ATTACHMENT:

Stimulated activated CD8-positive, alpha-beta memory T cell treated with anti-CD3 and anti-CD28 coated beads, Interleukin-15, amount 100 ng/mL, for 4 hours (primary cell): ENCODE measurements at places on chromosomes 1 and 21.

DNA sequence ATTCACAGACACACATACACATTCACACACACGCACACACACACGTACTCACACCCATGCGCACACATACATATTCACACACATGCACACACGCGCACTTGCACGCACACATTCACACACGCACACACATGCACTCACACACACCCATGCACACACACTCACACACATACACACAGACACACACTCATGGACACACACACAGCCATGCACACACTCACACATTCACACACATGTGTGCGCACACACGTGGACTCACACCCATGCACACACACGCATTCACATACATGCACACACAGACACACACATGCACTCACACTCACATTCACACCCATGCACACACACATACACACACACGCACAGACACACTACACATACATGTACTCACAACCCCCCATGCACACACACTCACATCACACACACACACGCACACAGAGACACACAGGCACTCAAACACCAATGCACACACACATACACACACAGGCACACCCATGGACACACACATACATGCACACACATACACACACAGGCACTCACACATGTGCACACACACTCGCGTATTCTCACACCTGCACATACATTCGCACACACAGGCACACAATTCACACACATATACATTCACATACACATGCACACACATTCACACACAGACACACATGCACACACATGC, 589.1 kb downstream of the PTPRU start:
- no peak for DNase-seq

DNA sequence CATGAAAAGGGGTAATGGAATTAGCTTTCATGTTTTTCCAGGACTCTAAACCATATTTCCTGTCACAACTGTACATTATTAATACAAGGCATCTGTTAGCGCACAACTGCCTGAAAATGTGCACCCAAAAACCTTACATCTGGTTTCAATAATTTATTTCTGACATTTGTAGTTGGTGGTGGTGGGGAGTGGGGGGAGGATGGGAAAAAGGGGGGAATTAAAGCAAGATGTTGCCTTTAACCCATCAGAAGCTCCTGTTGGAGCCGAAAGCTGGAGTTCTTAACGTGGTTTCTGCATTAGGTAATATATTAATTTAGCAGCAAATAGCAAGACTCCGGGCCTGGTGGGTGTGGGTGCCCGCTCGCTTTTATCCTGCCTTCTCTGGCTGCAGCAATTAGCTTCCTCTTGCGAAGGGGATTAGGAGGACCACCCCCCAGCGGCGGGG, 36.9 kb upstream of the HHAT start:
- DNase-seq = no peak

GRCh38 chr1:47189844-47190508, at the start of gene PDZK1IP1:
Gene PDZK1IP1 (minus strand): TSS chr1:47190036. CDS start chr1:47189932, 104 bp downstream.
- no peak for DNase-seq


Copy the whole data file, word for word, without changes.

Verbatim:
Stimulated activated CD8-positive, alpha-beta memory T cell treated with anti-CD3 and anti-CD28 coated beads, Interleukin-15, amount 100 ng/mL, for 4 hours (primary cell): ENCODE measurements at places on chromosomes 1 and 21.

DNA sequence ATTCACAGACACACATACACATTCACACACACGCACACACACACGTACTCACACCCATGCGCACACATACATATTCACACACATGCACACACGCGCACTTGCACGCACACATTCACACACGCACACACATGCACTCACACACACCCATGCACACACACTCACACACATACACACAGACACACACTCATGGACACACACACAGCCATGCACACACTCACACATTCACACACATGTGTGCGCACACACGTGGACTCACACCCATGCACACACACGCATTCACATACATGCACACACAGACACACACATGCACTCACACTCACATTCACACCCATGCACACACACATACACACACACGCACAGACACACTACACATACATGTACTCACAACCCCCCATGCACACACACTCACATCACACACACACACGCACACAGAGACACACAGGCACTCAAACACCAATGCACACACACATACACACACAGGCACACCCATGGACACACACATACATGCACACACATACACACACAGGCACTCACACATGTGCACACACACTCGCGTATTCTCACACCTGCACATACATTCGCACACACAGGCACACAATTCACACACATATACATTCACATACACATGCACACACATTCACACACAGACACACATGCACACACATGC, 589.1 kb downstream of the PTPRU start:
- no peak for DNase-seq

DNA sequence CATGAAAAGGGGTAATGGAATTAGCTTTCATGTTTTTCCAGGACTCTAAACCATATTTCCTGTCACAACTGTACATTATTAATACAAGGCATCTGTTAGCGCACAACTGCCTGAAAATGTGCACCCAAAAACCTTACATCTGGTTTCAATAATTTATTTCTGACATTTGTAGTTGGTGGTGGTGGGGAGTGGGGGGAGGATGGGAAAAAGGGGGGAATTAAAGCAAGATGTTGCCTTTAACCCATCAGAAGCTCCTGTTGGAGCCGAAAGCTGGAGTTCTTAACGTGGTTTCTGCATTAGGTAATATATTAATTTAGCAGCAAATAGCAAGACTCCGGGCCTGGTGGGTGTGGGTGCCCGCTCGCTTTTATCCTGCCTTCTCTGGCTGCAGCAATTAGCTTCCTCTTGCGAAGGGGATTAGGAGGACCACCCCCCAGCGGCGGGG, 36.9 kb upstream of the HHAT start:
- DNase-seq = no peak

GRCh38 chr1:47189844-47190508, at the start of gene PDZK1IP1:
Gene PDZK1IP1 (minus strand): TSS chr1:47190036. CDS start chr1:47189932, 104 bp downstream.
- no peak for DNase-seq